I don’t write restaurant or store or product reviews. I never submitted to Yelp or Google. It isn’t that I don’t have an opinion. I’ve something to say about everything. I usually bitch and complain. I plan on always writing the review. I take pictures in restaurants, label the pictures. But I never actually write the review.
Instead, I complete all the customer-surveys, I receive from companies. That is my way of sharing my opinion. Few times, the companies have asked if they can call me and discuss. I denied. Many asked if they can publish my answers under my name. I refused. Once I received an email from my local Target store manager wanting to discuss my views on his store. He even offered monetary benefit. I never replied.
I answer the customer-surveys because I hope the companies’ conducting them will directly hear from me. Surveys offering sweepstakes don’t interest me. They want only to collect my personal information, so they can send gazillion promotional offers and emails. Years ago, I would complete the customer surveys at the bottom of payment receipts. They offered a slight discount on the next product if purchased within a certain timeframe. I barely used the discounts, because I never went back to buy from the same store. And those customer-surveys left me unsatisfied.
I know, I know, there is something going on with me. Most of the world considers answering customer-surveys a nuisance. And I look for satisfaction in answering customer-surveys!
My most comprehensive questionnaire. My husband surprised me with a 23andMe kit. After I set-up my profile, I received emails asking me to participate in research studies. I had nothing to lose, so I starting answering questions. Minutes turned into hours; hours turned into long-long hours until my eyes dried-up, but I kept on going. Answering the questions helped me understand my own habits, medical history, dietary habits, my choices, lifestyle etc. At the start of every new section, a one-liner informed my standing in the overall percentile. Last, I had answered 92% more than other users.
The most hateful survey. My happy place is the Container Store. If I ever hit a jackpot, I will buy every organizing thing the store offers. Of course, I was keen to share my opinions. Like most customer-surveys, I thought it would take fifteen minutes at the most. It wasn’t the length of the survey that irked me. It was the set-up of the questionnaire. It had the most unethical and biased questions. It listed twenty stores and asked I checked the stores I usually shopped at. I shopped at only four of the stores listed. But the survey wouldn’t let me move forward until I picked at least six stores. So even though I didn’t shop at the other stores, I was required to pick something. This was the same technique for all the questions. I took me more than thirty minutes to complete; I didn’t visit the store for months.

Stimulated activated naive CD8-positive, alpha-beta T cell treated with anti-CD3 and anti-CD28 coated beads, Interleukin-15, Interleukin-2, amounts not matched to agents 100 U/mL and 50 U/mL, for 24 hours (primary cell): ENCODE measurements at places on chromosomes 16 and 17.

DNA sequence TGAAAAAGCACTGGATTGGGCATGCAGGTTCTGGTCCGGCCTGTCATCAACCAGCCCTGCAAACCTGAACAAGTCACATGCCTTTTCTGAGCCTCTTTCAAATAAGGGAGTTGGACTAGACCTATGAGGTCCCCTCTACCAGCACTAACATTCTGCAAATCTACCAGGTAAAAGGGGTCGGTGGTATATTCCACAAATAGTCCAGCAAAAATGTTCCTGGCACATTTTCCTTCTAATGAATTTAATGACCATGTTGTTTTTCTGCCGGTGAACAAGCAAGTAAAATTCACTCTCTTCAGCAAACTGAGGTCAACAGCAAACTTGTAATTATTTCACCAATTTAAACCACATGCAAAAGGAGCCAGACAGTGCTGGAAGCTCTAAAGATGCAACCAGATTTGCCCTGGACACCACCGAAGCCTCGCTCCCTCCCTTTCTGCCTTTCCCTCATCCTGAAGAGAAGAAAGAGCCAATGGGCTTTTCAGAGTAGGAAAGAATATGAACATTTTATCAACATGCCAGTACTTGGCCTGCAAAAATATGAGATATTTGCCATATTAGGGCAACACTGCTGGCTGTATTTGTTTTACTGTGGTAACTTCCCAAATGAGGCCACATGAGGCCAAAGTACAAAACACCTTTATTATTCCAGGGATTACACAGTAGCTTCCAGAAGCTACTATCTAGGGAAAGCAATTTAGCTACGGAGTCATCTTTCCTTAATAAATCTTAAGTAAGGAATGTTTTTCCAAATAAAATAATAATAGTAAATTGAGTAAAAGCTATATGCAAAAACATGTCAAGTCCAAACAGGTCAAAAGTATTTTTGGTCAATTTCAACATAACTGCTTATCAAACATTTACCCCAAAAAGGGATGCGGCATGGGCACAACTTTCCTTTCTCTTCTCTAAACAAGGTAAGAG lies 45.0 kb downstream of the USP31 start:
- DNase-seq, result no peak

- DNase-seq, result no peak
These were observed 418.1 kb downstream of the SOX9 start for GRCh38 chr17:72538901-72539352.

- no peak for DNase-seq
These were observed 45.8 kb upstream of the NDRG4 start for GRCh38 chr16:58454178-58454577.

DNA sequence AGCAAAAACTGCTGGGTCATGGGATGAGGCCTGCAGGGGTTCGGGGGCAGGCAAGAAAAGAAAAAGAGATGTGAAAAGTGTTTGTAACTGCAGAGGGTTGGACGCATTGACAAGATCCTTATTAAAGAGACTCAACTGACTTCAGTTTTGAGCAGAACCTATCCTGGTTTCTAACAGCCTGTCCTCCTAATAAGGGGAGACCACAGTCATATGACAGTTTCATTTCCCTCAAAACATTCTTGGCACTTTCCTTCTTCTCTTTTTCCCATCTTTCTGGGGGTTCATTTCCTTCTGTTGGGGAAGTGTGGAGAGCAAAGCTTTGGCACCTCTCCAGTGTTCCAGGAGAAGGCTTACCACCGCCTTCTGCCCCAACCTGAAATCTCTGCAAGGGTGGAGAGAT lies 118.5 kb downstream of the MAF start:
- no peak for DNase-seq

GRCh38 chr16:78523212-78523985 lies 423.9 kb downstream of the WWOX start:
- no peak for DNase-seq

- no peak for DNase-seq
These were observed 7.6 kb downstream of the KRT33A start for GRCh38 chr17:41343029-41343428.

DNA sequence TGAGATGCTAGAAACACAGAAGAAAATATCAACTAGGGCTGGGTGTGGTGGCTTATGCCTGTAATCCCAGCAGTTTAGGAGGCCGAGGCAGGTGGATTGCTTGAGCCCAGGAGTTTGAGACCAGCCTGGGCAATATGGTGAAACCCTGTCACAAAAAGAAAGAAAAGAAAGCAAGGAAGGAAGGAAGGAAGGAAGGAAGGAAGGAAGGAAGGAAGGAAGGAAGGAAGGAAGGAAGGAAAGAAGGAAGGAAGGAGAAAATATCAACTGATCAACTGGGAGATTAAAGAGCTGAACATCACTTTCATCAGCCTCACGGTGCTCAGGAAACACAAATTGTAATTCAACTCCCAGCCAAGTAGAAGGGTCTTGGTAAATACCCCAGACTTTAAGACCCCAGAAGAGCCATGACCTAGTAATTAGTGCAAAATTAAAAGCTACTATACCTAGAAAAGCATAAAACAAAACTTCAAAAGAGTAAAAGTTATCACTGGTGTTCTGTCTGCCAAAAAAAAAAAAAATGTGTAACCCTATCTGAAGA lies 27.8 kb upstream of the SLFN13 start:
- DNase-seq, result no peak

The most engaging survey. I buy all my activewear from Athleta. They don’t inundate me with a questionnaire after every visit. But whenever they send something, it is interesting. They share the pictures of the new designs of their upcoming season. They ask not only if I would buy them or not, but they ask also what I would willingly pay for them. They are smart. While taking my opinion, they show me the preview of the new items. It is a good marketing technique. As their customer, I feel important that they want my opinion and at the same time, I am tempted to order the new clothes. I admit that I’ve been sucked into buying things I didn’t immediately need.
My most bizarre experience. I’ve been buying my shoes from DSW since I can remember. And like most women, I HAVE shoes in different colors and designs. I’ve the loyalty card; I’ve the promotional crap. So, once I got their customer-survey, I thought I can shape the shoe game. I know, crazy thinking. But then, aren’t I changing corporations with my opinions. Anyway, DSW’s first question asked about my gender and second demanded to know my age group. And after that, I got a message “Thank you so much for your interest in DSW Insiders, but the groups you belong to are now full.”
This was an epiphany. Now I belong to an age-group that is not the target demographic. Not all companies design and cater to my generation. I think my age bracket is right for Crate & Barrel and Nordstrom, but not for DSW or Payless.
But my teaching lesson. I don’t have to answer all the surveys. That if they take longer than I expected, I should close them without completing them. No one is going penalize me.
My nagging question. Do companies even use the data from these customer-surveys? And what is the integrity of the customer-survey? (I took a semester on Survey Data Collection.) How truthful am I? I know I exaggerate and understate as needed.